Tokyo Stories and Tips

Vermeer in Tokyo

Shinjuku Photo, Tokyo, Japan

Vermeer in Tokyo

Another reason we wanted to visit Tokyo for our anniversary trip was to visit the Vermeer exhibit at the Tokyo Metropolitan of Art in Ueno Park (showing August 2 – December 14, 2008).
8-36 Ueno-Koen, Taito-ku
TEL: 03-3823-6921

Johannes Vermeer a Dutch painter only produced 36 canvases (as opposed to say, Picasso who has over 1,000 pieces). Of course, Vermeer’s most famous work is probably "Girl with Pearl Earring" or the "The Astronomer" so this was a chance to see some of his lesser-known works.

Anyways, the exhibit in Tokyo was showing six of Vermeer’s pieces including, "The Little Street", "Diana and her Companions", "The Girl with the Wineglass", "Woman with a Lute", "Christ in the House of Martha and Mary" and the rarely shown, "A Young Woman Seated at the Virginals" which had until recently been owned by Steve Wynn (he purchased it in 2004 for US$30million) but he recently sold it a private buyer.

The exhibit was called, "Vermeer and the Delft Style" which spanned three floors with the Vermeer pieces being saved for last in order for viewers to learn a bit about Delft artists (Vermeer's contemporaries during the Golden Age of Dutch Art) first.

We waited in line for about 20 minutes before entering the museum. It was quite crowded unfortunately but of course that didn’t take away from the pleasure of enjoying Vermeer’s style of light and proportions.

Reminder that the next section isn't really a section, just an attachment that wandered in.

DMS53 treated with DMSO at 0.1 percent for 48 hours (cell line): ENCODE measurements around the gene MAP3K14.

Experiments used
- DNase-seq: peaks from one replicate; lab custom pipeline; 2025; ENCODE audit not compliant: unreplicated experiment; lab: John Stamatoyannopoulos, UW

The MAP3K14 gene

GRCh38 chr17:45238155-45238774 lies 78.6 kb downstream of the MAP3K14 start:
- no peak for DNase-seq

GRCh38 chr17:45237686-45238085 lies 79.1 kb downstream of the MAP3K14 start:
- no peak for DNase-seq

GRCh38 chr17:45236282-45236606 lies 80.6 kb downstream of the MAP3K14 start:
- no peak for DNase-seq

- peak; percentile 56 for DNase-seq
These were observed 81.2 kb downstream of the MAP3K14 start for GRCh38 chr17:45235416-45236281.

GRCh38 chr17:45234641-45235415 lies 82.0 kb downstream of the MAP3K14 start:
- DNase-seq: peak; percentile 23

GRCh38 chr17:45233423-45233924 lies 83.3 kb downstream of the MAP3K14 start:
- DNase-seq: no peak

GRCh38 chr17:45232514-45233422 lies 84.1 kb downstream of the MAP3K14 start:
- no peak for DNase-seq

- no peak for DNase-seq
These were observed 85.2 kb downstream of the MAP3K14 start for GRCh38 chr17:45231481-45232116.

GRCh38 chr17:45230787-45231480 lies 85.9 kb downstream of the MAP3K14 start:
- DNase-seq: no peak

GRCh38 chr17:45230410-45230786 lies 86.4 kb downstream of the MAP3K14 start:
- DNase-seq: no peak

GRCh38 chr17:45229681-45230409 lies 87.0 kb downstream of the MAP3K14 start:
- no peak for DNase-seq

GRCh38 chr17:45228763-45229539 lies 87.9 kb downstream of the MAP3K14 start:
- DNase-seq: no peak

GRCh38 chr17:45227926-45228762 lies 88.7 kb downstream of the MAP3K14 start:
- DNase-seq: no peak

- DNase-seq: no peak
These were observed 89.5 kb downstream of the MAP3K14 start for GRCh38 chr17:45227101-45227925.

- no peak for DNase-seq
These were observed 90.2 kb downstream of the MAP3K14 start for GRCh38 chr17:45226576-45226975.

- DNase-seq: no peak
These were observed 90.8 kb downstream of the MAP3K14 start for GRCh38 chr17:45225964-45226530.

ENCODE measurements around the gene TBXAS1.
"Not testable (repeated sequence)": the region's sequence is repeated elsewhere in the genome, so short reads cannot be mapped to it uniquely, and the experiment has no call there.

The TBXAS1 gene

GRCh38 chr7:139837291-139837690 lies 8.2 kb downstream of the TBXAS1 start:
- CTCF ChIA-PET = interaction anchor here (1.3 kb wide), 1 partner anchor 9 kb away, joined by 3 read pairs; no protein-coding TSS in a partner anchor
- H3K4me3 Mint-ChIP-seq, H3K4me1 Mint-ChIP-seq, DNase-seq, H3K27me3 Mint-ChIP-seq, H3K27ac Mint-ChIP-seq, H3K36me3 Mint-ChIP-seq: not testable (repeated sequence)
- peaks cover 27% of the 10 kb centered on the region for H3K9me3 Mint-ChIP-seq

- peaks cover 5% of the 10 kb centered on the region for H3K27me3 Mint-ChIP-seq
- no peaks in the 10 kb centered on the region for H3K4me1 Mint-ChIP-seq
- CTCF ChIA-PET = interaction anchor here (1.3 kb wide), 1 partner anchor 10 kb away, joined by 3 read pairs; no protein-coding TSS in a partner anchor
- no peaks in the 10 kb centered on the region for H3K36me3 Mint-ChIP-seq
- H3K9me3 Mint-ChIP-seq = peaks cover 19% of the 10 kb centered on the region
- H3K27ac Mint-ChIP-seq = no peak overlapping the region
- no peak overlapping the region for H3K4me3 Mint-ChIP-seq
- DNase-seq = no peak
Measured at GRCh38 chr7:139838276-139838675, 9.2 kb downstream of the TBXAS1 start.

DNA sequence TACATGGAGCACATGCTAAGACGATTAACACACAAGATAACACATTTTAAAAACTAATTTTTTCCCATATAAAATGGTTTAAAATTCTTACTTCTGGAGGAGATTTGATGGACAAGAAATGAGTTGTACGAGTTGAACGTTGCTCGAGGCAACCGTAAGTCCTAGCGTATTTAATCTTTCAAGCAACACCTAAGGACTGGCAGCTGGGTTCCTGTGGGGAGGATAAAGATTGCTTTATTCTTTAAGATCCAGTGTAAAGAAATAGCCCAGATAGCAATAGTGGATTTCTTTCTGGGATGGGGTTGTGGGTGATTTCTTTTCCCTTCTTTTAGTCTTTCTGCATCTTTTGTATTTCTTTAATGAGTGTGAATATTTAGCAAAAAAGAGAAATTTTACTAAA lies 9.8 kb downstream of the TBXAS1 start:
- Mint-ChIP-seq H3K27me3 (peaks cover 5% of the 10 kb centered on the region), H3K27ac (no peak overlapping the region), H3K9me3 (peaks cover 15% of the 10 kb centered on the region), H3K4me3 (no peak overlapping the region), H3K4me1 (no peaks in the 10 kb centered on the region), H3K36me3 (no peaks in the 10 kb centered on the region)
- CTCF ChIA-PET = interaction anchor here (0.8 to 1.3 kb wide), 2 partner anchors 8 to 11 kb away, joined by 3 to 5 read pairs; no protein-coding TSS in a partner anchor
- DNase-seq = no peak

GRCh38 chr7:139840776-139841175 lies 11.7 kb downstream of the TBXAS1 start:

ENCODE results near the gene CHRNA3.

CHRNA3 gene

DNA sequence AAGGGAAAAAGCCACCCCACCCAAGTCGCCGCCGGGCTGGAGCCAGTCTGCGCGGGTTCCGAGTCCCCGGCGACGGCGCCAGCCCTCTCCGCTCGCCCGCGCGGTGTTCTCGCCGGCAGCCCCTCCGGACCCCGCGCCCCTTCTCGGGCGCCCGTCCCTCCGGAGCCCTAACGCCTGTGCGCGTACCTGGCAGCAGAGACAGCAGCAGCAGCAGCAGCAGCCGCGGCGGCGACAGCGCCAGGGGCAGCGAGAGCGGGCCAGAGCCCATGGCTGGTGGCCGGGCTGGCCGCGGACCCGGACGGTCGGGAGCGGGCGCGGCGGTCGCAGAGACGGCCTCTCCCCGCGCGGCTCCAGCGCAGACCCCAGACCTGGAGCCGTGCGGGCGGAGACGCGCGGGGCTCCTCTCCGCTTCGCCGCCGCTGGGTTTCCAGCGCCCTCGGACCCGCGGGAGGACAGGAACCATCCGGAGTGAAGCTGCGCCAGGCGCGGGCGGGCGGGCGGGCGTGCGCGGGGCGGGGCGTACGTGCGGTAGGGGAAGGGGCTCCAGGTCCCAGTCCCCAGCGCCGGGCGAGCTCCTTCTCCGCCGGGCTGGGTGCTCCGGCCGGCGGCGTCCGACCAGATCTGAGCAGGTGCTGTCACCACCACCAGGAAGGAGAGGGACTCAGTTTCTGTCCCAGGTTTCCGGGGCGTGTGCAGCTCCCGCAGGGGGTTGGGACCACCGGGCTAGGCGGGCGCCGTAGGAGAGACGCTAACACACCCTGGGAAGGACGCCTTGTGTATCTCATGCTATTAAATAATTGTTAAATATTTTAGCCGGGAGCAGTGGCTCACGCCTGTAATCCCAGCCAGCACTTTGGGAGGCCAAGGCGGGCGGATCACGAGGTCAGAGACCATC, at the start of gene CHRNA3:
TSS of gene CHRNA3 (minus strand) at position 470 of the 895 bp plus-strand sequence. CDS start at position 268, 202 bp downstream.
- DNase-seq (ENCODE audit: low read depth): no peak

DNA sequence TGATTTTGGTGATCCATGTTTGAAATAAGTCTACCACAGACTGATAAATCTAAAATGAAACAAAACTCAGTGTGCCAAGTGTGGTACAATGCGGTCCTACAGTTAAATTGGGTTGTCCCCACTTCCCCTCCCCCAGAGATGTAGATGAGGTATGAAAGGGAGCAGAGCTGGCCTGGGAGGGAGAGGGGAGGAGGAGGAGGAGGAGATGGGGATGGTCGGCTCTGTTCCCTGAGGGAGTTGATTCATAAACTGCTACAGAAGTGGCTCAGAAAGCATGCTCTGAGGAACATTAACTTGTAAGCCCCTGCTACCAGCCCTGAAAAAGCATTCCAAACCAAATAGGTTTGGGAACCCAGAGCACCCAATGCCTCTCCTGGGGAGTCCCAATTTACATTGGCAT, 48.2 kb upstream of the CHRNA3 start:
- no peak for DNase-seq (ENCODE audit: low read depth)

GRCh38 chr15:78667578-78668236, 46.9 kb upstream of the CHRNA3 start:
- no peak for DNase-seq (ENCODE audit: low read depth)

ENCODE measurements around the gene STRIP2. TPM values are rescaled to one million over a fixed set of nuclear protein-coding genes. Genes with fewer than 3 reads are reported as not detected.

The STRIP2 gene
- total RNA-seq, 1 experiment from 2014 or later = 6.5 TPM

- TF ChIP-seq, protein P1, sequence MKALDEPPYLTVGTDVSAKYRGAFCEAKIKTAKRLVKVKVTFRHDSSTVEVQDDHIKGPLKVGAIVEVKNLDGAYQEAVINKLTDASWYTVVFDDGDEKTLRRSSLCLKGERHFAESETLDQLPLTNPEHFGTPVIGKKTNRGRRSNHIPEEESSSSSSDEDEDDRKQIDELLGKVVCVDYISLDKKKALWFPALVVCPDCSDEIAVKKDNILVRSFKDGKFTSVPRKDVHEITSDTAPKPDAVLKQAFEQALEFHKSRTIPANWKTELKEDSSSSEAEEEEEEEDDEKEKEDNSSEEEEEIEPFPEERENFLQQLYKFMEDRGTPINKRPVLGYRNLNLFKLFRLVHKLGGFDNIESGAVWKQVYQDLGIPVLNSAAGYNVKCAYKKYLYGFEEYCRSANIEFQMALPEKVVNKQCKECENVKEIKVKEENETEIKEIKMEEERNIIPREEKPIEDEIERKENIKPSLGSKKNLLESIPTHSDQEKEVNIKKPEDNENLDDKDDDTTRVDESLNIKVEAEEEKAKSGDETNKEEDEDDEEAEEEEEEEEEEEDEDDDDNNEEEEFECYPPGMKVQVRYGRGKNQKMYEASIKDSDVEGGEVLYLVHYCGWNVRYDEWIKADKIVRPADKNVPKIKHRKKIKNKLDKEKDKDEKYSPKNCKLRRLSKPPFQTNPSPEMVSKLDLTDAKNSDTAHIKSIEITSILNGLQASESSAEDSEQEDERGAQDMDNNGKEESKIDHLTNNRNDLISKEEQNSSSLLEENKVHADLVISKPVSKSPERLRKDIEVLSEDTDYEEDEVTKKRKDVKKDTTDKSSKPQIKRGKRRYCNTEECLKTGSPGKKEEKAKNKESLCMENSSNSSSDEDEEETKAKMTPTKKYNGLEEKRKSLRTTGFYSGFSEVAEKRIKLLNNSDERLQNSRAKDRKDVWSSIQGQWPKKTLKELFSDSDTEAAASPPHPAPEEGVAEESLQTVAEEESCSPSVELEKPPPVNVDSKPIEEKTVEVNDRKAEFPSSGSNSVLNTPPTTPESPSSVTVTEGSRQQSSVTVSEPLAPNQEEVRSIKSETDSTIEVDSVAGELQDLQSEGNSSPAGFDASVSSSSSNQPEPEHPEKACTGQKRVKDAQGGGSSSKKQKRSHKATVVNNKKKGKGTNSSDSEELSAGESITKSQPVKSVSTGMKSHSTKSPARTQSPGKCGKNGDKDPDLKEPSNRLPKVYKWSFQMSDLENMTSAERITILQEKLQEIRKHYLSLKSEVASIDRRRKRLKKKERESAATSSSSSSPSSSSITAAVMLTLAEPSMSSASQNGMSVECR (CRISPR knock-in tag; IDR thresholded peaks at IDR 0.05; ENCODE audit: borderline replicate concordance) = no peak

Originally, "The Art of Painting" was supposed to be one of the six paintings but at the last moment, "Lady Writing a Letter with her Maidservant" replaced it. I was actually really looking forward to viewing "The Art of Painting" because it is one of Vermeer’s pieces that makes beautiful use of lapis lazuli (natural ultramarine). Apparently for security reasons, that painting is staying right where it is (Kunsthistorisches Museum, Vienna). Oh well. I guess it’s a good excuse to go to Austria.

After an enjoyable hour or so, we exited out into Ueno Park and took the subway to Shinjuku for lunch and some window shopping. After a hot lunch of udon noodles and tempura in the middle of crazy busy Shinjuku station, we enjoyed the solitude of the West Side (being mostly offices, it was pretty dead on this particular Sunday afternoon).

Tokyo’s largest camera stores, Yodobashi and Bic Camera are located near Shinjuku station. I was particularly interested in purchasing the new Lumix LX3 but found that if I wanted the non-Japanese camera (i.e. functions in English and an international warranty), it would actually be cheaper for me to buy from So if you are thinking of buying electronics in Japan, be aware that it might not necessarily be cheaper (especially now with the yen being so high).

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